Monks in courts and Rule of Law

The recent controversy surrounding the detention of a Buddhist monk by the courts, raised a hornet’s nest of protest but thankfully, the issue was settled before more damage could be inflicted on relations between the government, the Buddhist clergy and the judiciary.

The Buddhist monks were aghast that one of them could be charged with sound pollution and for reasons that were explained in some detail, the ‘accused’ monk failed to appear in court. That resulted in the monk being charged with ‘Contempt of Court’ and remanded.

Sections of the Buddhist clergy, irate by now, decided to make their presence felt in court and were present in numbers- several dozens of them, when the case was next called in the Supreme Court. And, to add insult to injury, they did not stand, when the presiding judges led by the Chief Justice walked in.

Perhaps they were trying to make a point: that the Buddhist clergy was above lay people and would therefore, not pay obeisance to the judiciary. But that action brought forth the wrath of the Bench, who refused the monk’s request for bail.

A storm in a tea cup, one might say. In a country beset with myriad problems, does it matter who stands up to whom, in order to show due respect? But the principal argument that underlies the controversy, certainly merits discussion: are Buddhist monks-or anybody, for that matter, above the law?

A Mahanayake Thera’s response to this was edifying. The Mahanayake Thera of the Asgiriya Chapter, the Ven. Udugama Buddharakkhitha Thera issued a statement categorically declaring that Buddhist monks should respect the law and in fact, set an example to the lay public in doing so.

Although the matter seemingly ended there, when the monk at the centre of the controversy thereafter, apologised to court and gave an undertaking that he wouldn’t act in a manner detrimental to the law, other repercussions were to follow.

The Jathika Hela Urumaya (JHU), notably an ally of the ruling coalition and, whose minister in the United Peoples’ Freedom Alliance Cabinet was responsible for agitating for the laws against noise pollution, rebuffed the Asgiriya Mahanayake’s response vehemently.

The Ven. Ellawela Medhananda, the JHU’s senior and much respected scholar monk told Parliament that monks stood up only before a senior monk and did not do so even before kings- a direct contradiction of the Asgiriya prelate’s point of view.

But we too, beg to differ from the view that the Buddhist clergy should not ‘stand up to show respect’ to the judiciary. That would be tantamount to conferring a special privilege on a section of the population and would bring about more controversies than answers.

How then should other religious denominations be treated? Will they too, be offered the same privileges? If they are not, isn’t that tantamount to discrimination? Wouldn’t all this angst create more religious disharmony in what is purported to be a secular State?
Perhaps sensing the sensitive nature of this issue, President Mahinda Rajapaksa has directed that a separate enclosure be allocated in courts for the clergy, although it is not clear yet, whether such enclosures would be reserved for the Buddhist clergy; again, we hope not.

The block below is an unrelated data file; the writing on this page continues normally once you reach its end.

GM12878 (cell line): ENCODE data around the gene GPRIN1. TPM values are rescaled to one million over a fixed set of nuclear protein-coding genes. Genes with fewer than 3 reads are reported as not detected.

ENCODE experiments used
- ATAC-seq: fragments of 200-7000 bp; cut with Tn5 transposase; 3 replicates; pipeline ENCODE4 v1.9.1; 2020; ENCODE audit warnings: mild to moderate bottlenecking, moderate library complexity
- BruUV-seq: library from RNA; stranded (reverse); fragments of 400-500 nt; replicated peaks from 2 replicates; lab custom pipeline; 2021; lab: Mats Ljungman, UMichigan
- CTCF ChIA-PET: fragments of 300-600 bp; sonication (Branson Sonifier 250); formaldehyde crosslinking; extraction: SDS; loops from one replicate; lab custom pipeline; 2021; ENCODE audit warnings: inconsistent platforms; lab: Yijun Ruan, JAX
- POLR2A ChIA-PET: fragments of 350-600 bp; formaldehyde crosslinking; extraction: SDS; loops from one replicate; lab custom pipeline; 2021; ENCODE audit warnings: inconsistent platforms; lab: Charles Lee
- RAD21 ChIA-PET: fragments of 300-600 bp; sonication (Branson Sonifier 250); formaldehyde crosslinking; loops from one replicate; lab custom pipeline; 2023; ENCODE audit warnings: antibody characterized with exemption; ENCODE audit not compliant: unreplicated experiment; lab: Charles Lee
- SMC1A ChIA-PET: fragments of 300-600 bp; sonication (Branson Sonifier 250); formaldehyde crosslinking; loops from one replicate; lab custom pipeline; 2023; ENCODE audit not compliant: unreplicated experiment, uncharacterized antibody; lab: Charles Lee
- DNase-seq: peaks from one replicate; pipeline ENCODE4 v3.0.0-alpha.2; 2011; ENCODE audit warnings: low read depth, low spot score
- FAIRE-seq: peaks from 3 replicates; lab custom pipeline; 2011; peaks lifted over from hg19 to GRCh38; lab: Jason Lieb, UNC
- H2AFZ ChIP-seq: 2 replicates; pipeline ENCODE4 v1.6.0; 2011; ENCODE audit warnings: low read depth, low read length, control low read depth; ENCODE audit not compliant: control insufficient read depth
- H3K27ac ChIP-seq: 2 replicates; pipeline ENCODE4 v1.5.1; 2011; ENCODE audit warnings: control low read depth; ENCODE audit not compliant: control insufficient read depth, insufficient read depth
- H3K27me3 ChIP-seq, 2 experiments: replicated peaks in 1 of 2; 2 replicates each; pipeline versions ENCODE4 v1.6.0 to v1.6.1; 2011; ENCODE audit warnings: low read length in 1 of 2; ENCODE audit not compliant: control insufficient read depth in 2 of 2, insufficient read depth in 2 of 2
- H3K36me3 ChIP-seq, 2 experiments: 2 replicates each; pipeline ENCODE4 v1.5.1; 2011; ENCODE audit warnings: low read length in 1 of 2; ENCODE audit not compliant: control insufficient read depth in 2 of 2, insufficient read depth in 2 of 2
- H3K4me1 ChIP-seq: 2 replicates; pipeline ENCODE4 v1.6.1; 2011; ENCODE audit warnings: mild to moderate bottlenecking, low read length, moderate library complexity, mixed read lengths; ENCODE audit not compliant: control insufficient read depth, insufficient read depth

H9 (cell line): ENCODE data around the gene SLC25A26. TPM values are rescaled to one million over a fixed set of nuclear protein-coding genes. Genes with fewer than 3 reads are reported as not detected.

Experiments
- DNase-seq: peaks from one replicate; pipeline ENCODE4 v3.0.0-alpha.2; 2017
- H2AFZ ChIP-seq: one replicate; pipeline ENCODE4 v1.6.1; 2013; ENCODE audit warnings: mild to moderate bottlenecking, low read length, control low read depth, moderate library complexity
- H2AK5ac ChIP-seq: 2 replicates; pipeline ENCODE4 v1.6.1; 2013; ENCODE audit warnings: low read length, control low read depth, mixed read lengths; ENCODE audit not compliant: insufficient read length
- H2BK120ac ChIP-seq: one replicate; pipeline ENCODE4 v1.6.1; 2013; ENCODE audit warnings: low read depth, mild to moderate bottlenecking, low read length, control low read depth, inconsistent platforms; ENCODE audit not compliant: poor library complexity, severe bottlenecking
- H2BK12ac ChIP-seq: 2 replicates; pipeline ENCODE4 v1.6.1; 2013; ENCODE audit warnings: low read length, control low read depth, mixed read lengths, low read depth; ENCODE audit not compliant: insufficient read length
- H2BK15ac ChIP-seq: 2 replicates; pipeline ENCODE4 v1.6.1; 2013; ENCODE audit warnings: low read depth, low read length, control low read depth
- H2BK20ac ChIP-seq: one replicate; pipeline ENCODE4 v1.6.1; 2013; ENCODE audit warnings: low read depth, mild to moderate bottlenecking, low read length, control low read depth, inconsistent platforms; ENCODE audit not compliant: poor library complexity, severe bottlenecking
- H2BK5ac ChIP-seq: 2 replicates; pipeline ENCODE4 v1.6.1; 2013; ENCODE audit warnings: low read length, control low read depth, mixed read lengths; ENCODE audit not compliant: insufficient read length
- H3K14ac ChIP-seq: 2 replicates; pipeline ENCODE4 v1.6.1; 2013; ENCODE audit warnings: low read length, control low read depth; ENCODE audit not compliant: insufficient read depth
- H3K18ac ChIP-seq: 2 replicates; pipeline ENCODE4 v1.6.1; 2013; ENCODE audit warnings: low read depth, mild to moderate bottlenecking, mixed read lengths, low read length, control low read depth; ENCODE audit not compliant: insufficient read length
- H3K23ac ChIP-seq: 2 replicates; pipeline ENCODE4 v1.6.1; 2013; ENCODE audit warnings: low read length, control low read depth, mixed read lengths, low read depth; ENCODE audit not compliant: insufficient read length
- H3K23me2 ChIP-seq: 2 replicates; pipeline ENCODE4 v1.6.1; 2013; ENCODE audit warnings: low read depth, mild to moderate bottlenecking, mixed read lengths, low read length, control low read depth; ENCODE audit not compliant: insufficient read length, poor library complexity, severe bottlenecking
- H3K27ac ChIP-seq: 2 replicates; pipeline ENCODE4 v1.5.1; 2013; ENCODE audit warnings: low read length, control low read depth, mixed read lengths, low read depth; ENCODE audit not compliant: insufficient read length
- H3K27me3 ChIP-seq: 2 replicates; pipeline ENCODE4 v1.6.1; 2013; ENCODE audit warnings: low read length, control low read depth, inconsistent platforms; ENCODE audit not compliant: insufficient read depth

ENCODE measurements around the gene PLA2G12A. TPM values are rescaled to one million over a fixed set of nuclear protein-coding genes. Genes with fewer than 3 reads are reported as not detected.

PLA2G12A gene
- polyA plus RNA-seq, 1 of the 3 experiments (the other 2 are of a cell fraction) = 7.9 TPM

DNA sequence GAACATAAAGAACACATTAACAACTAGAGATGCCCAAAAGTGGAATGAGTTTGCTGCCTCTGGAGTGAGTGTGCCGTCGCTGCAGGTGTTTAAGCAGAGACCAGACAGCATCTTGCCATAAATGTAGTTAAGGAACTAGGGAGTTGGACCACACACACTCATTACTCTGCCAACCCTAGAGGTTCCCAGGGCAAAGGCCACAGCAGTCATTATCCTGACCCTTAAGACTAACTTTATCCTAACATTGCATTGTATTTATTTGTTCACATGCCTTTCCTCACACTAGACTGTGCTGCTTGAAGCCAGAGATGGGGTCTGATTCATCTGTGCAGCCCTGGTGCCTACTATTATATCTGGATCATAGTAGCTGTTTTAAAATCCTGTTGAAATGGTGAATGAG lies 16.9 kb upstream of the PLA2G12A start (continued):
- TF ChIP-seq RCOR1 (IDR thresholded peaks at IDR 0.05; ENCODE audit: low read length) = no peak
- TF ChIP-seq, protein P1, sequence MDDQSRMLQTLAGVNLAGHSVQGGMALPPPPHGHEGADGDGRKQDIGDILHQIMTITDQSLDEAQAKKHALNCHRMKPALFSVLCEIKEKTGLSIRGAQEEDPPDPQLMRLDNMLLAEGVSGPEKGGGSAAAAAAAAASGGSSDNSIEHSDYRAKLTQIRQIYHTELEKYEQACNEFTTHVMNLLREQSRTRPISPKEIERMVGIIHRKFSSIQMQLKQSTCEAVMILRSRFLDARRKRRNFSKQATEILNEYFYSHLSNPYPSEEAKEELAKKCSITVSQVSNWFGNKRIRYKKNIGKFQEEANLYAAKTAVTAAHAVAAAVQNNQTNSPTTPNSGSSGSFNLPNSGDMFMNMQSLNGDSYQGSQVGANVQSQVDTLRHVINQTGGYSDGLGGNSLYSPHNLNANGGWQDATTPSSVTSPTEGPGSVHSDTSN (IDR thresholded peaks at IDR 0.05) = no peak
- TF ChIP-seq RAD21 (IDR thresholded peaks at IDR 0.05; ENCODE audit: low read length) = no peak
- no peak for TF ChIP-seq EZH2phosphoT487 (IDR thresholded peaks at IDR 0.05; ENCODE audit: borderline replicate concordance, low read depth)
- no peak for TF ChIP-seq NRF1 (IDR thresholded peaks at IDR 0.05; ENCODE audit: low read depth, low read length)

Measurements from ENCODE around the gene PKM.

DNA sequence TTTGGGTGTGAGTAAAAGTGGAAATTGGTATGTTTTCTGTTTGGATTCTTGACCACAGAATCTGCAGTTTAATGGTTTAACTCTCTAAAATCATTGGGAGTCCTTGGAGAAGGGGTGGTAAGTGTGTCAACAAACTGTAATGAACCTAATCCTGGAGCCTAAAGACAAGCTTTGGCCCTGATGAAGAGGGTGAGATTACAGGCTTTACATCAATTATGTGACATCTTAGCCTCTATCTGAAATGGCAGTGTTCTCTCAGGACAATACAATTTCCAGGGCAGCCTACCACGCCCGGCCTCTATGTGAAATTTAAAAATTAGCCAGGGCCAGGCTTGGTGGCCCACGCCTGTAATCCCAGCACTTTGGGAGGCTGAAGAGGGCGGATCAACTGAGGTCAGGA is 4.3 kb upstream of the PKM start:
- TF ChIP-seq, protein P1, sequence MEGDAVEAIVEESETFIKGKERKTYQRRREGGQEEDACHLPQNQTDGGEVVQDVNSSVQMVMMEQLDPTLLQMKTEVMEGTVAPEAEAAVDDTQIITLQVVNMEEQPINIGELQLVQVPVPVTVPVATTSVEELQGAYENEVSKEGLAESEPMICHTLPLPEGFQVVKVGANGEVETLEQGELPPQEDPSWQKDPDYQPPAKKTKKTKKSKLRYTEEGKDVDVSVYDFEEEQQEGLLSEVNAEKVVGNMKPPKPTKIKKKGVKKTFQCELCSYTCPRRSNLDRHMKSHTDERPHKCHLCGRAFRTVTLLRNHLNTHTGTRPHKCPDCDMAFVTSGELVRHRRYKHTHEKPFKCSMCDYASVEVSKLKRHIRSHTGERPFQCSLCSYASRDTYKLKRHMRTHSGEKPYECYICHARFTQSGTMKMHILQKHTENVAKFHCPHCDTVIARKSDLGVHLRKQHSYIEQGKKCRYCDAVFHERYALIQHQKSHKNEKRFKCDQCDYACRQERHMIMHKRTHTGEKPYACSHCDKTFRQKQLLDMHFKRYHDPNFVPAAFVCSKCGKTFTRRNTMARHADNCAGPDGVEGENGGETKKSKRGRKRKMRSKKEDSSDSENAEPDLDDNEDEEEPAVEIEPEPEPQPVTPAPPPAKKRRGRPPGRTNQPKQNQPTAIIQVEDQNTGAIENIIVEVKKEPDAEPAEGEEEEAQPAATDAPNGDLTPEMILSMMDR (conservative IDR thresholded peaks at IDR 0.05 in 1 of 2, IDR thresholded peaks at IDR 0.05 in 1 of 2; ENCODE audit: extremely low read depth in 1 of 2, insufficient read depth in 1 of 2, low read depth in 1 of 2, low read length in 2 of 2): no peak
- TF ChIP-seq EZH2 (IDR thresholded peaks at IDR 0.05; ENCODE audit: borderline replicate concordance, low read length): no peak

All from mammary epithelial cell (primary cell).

The issue here, as we see it, is that, by ‘standing up to show respect’ a Buddhist monk is not paying any kind of obeisance to that particular judge; he is only indicating his respect to the rule of law, which the judge represents. And surely, there is nothing wrong with that.

What the Buddhist clergy must also consider is that, they, as a religious denomination, should not seek any ‘exclusive’ privileges. Whatever concessions and liberties that are extended to them should also be available to clergy of other religious denominations. This would only be fair and would prevent any further division of our already ethnically fractured society along religious lines.

It is true that the Constitution of Sri Lanka, in its second chapter says that Buddhism shall be given the ‘foremost place’. But this only means that ‘it shall be the duty of the State to protect and foster the Buddha Sasana’. We do not for a moment believe that it was envisaged to grant the Buddhist clergy any extended courtesies and place them above the law.

It is also curious, if not downright amusing, to note that, sections of the Buddhist clergy are now upset at the Supreme Court’s ruling to detain this particular monk, who was at the centre of the controversy and at the events that subsequently ensued.

It was only a few months ago that we saw Buddhist monks being tear-gassed and baton charged in broad daylight in the city of Colombo. The monks did not then sit down and demand respect; they ran away from the melee in a rather undignified spectacle.
And strangely enough, we didn’t see that much of a brouhaha then. Even the JHU was deafening in its silence regarding the police action, although President Rajapaksa did issue a directive to Police that monks should be treated with restraint, if such incidents occur in the future.

We all recognise that the Buddhist clergy in this country has, from time immemorial, played an integral role in the conduct of affairs of this nation. That has been our culture and it is a fact that we should be proud of. But the respect that the Buddhist clergy enjoyed was always commanded and not demanded. Even today, the vast majority of Buddhist monks continue to command such respect.

Therefore, it is only correct that they too respect the law of the land. After all, it was the Buddha who said, ‘Poojacha Poojaneeyanan’.